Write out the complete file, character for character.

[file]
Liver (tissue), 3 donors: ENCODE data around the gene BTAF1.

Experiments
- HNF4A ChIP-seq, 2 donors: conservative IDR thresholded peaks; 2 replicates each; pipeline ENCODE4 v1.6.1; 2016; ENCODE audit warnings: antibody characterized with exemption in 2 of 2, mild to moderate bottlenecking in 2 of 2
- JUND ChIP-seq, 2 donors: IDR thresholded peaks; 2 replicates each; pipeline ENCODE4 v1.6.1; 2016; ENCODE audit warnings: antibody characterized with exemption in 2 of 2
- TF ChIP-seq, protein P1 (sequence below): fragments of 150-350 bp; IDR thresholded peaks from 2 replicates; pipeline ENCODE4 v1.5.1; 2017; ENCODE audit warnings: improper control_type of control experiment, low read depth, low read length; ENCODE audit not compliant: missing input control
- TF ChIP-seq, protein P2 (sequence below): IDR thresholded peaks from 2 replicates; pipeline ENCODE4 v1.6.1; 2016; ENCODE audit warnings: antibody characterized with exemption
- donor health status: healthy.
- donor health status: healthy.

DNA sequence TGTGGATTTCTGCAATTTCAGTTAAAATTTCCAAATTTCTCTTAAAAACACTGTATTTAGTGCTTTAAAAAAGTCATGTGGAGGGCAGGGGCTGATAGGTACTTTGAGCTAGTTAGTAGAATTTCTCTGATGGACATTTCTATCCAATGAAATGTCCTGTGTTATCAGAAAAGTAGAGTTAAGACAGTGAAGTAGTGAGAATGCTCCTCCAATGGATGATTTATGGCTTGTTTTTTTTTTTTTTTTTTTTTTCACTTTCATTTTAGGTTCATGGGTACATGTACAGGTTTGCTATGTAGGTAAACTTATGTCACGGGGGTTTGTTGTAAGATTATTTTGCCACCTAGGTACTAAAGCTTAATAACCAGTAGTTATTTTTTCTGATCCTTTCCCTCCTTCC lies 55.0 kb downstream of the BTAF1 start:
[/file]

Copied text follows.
Liver (tissue), 3 donors: ENCODE data around the gene BTAF1.

Experiments
- HNF4A ChIP-seq, 2 donors: conservative IDR thresholded peaks; 2 replicates each; pipeline ENCODE4 v1.6.1; 2016; ENCODE audit warnings: antibody characterized with exemption in 2 of 2, mild to moderate bottlenecking in 2 of 2
- JUND ChIP-seq, 2 donors: IDR thresholded peaks; 2 replicates each; pipeline ENCODE4 v1.6.1; 2016; ENCODE audit warnings: antibody characterized with exemption in 2 of 2
- TF ChIP-seq, protein P1 (sequence below): fragments of 150-350 bp; IDR thresholded peaks from 2 replicates; pipeline ENCODE4 v1.5.1; 2017; ENCODE audit warnings: improper control_type of control experiment, low read depth, low read length; ENCODE audit not compliant: missing input control
- TF ChIP-seq, protein P2 (sequence below): IDR thresholded peaks from 2 replicates; pipeline ENCODE4 v1.6.1; 2016; ENCODE audit warnings: antibody characterized with exemption
- donor health status: healthy.
- donor health status: healthy.

DNA sequence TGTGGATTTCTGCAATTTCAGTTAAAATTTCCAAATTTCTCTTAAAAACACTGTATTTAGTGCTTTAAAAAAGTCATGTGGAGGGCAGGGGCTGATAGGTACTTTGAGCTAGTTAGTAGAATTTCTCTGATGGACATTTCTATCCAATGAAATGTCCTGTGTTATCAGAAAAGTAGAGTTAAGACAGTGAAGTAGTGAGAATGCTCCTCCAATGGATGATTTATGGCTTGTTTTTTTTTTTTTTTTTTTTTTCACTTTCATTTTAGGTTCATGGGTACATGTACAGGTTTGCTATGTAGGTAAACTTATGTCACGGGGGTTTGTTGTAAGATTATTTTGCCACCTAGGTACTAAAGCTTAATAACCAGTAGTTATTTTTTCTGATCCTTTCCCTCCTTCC lies 55.0 kb downstream of the BTAF1 start: